Recovery of precision grasping after motor cortex lesion does not require forced use of the impaired hand in macaca mulatta

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We investigated recovery of precision grasping of small objects between the index finger and thumb of the impaired hand without forced use after surgically placed lesions to the hand/arm areas of M1 and M1 + lateral premotor cortex in two monkeys. The unilateral lesions were contralateral to the monkey’s preferred hand, which was established in prelesion testing as the hand used most often to acquire raisins in a foraging board (FB) task in which the monkey was free to use either hand to acquire treats. The lesions initially produced a clear paresis of the contralesional hand and use of only the ipsilesional hand to acquire raisins in the FB task. However, beginning about 3 weeks after the lesion both monkeys spontaneously began using the impaired contralesional hand in the FB task and increased use of that hand over the next few tests. Moreover, the monkeys clearly used precision grasp to acquire the raisins in a similar manner to prelesion performances, although grasp durations were longer. Although the monkeys used the contralesional hand more often than the ipsilesional hand in some postlesion testing sessions, they did not recover to use the hand as often as in prelesion testing when the preferred hand was used almost exclusively. These findings suggest that recovery of fine hand/digit motor function after localized damage to the lateral frontal motor areas in rhesus monkeys does not require forced use of the impaired hand.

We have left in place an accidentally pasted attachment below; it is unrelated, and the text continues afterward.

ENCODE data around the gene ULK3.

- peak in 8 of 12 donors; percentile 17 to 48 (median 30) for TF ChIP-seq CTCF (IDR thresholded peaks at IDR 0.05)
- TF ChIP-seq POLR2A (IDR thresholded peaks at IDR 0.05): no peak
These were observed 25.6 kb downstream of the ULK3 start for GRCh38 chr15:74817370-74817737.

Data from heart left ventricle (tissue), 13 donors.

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Supported by U.S. National Institutes of Health Grants NS064054, NS046367 and NS30853.

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Correspondence to Warren G. Darling.

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Darling, W.G., Morecraft, R.J., Rotella, D.L. et al. Recovery of precision grasping after motor cortex lesion does not require forced use of the impaired hand in macaca mulatta . Exp Brain Res 232, 3929–3938 (2014).

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  • Finger
  • Grip
  • Dexterity